The answer to the question posed in the headline will turn out to be "not in the slightest."  But if you happen to have time for more than once sentence, I put together a few charts to back up that claim.  Before we look at the MBS and Treasury charts, what's all this about a stock rally?  In case you missed it, stocks came roaring back in the last hour of trading.  The S&P gained over 40 points... Absolutely huge reversal...  Looks like this:

Now take a look at YESTERDAY'S S&P CHART which showed the breakout of a long-standing trendline.  Was today's rally enough to "reject" that breakout?  In other words, a breakout of a technical level consists of a "test" and a "confirmation."  If no confirmation, the test is rejected and there is technically no breakout, just a close call.  The jury may still be out on this one, but stocks didn't rise past the trendline they broke yesterday, as you can see in the chart below.  Still...  it's close enough that it's impossible to say if stocks are doomed to plummet tomorrow. It could go either way.

Thankfully, the stock rally didn't phase bond markets too terribly much.  10yr yields put in a 3pm official closing mark that was essentially the same as yesterday's 3pm close (red line in the chart below) and only briefly traded above yesterday's pivot point marked by the teal line.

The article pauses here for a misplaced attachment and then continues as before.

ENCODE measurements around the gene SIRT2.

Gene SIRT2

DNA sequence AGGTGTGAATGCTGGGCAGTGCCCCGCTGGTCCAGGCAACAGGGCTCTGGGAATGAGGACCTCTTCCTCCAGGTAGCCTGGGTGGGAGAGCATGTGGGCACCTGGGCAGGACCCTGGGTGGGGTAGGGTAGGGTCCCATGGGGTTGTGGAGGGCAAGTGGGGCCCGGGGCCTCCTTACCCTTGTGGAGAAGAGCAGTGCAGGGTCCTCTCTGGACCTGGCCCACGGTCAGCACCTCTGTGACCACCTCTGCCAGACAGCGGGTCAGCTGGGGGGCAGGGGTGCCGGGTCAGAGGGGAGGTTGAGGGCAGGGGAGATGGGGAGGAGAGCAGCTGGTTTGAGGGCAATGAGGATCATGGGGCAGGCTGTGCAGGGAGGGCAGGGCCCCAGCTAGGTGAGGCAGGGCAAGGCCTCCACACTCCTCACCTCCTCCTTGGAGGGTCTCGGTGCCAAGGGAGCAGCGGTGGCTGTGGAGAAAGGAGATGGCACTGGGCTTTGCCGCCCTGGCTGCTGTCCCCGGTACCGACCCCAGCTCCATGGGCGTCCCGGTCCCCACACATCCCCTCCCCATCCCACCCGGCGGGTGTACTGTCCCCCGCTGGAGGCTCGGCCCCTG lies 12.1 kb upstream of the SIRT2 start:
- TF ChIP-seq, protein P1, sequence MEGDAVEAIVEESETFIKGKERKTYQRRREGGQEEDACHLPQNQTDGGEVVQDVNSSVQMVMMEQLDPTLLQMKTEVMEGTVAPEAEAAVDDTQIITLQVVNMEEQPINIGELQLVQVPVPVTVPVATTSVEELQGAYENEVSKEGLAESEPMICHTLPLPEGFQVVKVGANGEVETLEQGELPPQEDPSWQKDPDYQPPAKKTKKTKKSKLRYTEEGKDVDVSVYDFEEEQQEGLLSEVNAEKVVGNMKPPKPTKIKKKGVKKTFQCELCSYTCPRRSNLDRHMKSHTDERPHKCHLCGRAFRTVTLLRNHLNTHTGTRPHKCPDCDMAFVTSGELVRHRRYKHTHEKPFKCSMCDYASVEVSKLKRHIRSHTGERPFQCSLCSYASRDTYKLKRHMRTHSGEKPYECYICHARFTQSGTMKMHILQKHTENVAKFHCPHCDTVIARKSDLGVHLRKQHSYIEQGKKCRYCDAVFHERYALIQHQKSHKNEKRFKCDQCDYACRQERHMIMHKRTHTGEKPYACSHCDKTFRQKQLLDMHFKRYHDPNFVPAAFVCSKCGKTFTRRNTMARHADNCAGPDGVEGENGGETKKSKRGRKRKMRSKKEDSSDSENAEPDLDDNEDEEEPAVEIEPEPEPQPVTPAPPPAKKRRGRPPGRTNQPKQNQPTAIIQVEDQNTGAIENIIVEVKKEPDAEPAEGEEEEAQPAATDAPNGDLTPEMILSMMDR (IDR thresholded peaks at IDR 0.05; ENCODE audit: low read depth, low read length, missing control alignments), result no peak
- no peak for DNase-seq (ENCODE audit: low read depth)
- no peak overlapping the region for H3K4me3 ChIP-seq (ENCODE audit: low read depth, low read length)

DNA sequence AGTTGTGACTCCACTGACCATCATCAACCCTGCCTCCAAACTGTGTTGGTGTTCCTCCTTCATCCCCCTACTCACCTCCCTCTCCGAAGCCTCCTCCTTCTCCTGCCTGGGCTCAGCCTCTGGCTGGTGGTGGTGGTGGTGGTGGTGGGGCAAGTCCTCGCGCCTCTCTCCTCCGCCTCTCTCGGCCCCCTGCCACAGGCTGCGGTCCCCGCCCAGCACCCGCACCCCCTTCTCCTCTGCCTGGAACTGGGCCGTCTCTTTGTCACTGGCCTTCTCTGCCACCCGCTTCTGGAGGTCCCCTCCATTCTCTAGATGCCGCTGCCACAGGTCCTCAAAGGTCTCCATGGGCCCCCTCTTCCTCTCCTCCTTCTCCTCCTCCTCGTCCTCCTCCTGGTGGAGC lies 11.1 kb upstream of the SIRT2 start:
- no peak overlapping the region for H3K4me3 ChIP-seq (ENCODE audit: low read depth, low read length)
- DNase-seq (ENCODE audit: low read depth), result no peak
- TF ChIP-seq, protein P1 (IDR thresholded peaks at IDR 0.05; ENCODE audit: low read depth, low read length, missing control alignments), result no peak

The bigger picture is tamer still.  Here's an ongoing look at the longer-term trend channel in 10yr yields.  Although you might see the hints of a triangle forming into NFP Friday, the trend not only remains intact for now, but well below the mid-point.  In fact, this chart makes bond markets look downright bullish, no?

Finally we come to MBS...  Fannie 3.5's have a trend channel of their own in the works since early August.  Unlike Treasuries, MBS are slightly weaker than the midpoint of their trend, but as you can see, we'd need to be almost a full point lower in order to be threatening a bearish breakout.  At least until something more drastic happens (if it happens), we're just continuing to witness ebbs and flows in a volatile market during uncertain times.  Expect the choppiness that's been seen within these ranges.  It'll probably be around for a while.